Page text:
1. What is human capital data and why is it important?
- Human capital is the value of a company’s workforce including its skills, education, training, retention, and other factors that distinguish it in the sector.
- Human capital data, if material, has become an increasingly important asset to certain companies in certain sectors.
- This data’s importance has grown as a result of changes in the overall economy where the skills of the workforce are seen as increasingly important.
2. Prior to 2020, what type of human capital data has been disclosed?
- Historically, under Regulation S-K of the U.S. Securities Act of 1934 where human capital data is disclosed, a company would only have to disclose the number of people it employs.
- However, if a company has more than 100 employees then it would have to disclose demographic data including race, ethnicity, sex, and job categories to the Equal Employment Opportunity Commission per the 1964 Civil Rights Act.
3. What do the revisions to Regulation S-K, enacted in 2020, require?
- It requires companies to expand and clarify their human capital data to the extent that it is material to an investor’s understanding of the company.
- The rule provides a non-exhaustive list of disclosures topics including a description of a company’s human capital resources.
- It further requires a description of any measures or objectives that a company’s management focuses on in managing its business including how it “attracts, develops, and retains personnel.”
- The rule also requires that companies disclose all material regulations that affect the business. This includes the disclosure of material environmental issues.
4. Who decides what’s “material” for a company to disclose?
- The company ultimately decides what’s material to a reasonable investor based on the total mix of relevant data.
- The SEC has made clear that a company’s human capital disclosure must be tailored to facts and circumstances of its unique business and workforce.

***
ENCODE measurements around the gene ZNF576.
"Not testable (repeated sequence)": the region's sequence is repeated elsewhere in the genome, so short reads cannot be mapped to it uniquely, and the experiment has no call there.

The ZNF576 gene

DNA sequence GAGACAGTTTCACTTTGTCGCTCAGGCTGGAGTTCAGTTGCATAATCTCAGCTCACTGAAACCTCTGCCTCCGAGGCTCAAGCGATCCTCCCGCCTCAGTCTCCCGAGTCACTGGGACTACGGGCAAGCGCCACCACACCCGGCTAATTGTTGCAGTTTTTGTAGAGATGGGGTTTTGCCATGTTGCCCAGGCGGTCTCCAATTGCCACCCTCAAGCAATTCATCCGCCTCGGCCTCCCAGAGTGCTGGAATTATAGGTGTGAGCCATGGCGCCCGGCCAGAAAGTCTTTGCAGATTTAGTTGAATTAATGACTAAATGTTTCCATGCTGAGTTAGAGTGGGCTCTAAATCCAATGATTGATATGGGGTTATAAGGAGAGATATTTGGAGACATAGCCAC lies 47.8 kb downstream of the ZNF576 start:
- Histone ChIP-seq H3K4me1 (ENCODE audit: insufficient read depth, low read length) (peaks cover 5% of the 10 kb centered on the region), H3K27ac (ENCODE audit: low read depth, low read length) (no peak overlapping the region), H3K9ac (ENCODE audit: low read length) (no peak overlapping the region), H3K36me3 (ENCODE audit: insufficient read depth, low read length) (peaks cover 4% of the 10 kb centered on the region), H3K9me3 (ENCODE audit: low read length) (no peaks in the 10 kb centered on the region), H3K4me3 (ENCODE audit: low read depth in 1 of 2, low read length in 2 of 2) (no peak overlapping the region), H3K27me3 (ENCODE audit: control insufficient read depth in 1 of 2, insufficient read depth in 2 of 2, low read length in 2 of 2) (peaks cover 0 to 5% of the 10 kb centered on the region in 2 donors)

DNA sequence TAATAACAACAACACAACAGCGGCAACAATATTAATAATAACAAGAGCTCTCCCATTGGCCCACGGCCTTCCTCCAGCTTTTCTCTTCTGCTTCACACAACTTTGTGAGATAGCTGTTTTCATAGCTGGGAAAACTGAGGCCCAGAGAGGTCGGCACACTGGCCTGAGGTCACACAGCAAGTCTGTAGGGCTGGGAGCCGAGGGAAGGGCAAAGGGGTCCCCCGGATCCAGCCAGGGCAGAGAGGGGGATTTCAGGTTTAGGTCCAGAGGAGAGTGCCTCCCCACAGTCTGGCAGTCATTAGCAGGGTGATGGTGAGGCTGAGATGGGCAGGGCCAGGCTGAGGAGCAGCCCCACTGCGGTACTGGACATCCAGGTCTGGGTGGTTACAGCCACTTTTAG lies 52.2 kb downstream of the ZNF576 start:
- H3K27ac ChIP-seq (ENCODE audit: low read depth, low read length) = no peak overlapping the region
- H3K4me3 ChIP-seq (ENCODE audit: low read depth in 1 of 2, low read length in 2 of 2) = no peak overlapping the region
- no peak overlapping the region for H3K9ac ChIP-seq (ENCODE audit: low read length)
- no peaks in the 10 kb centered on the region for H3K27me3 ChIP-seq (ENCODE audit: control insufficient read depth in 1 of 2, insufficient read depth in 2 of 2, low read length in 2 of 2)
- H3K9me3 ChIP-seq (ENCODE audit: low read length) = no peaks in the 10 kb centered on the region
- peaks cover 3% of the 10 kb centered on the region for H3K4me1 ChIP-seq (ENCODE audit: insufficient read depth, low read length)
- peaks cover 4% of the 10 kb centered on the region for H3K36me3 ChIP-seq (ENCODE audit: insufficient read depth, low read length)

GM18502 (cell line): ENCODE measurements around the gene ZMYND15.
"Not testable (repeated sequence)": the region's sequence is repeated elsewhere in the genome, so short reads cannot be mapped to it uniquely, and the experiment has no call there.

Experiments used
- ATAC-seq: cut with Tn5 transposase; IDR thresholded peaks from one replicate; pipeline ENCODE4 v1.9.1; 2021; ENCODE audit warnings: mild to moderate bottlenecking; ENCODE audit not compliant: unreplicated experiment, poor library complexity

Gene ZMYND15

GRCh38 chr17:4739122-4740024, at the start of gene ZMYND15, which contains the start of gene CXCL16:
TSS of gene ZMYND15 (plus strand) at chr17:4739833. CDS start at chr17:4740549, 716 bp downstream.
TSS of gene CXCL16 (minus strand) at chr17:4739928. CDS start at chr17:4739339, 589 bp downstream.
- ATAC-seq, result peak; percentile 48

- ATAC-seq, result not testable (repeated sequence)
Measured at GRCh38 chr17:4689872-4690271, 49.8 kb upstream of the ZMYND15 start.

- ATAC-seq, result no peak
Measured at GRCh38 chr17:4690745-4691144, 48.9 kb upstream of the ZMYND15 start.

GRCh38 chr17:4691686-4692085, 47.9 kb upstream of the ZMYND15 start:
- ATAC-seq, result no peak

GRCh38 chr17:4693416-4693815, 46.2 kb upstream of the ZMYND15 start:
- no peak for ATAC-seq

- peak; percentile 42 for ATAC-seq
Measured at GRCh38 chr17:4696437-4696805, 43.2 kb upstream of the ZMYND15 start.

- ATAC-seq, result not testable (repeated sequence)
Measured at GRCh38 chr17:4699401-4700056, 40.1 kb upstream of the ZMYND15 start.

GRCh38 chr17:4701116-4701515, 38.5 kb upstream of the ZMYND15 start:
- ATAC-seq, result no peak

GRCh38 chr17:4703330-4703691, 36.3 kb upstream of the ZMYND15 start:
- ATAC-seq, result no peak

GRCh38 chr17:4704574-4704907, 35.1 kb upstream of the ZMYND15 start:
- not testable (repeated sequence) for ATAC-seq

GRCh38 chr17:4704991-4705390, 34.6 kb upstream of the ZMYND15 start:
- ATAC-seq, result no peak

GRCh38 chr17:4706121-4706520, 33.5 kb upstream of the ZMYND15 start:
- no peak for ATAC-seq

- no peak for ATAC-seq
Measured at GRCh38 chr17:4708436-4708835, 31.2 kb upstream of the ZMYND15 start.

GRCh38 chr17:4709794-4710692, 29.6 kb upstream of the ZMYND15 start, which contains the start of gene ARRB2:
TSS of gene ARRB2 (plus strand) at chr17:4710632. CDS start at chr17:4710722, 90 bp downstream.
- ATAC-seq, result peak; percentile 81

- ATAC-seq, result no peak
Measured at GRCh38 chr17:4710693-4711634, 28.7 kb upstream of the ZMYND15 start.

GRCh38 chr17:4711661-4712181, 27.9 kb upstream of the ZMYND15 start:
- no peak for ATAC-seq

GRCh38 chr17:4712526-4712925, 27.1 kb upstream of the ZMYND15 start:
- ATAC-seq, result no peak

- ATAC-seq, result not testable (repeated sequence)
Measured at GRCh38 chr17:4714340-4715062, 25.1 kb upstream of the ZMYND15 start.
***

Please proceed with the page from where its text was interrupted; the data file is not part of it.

5. What is expected in the upcoming rule?
- In June of 2021, current SEC Chair Gary Gensler asked his staff for recommendations on how to move from a principles-based disclosure framework to a more prescriptive version.
- He argued that a principles-based disclosure will not provide human capital data that is consistent, reliable, and comparable across sectors.
- Human capital data has become exceedingly important for companies. As a result, the SEC is likely to mandate disclosure regardless of a company’s own materiality analysis.
6. What are the likely arguments against the proposed changes?
- The 2020 rule was a compromise based on an analysis of public comments.
- The 2020 rule has only been in effect for two years, and importantly, human capital disclosure has increased in S&P 100 companies.
- A one-size-fits-all prescriptive disclosure framework was never the intent of Regulation S-K.
- The SEC is deciding what is material without congressional authority.
- Reasonable investors want material information, not an exhaustive list of nonrelevant data just to compare across sectors, especially if disclosing such data adds unnecessary costs to the disclosure process.
Support Research Like This
With your support, BPC can continue to fund important research like this by combining the best ideas from both parties to promote health, security, and opportunity for all Americans.Give Now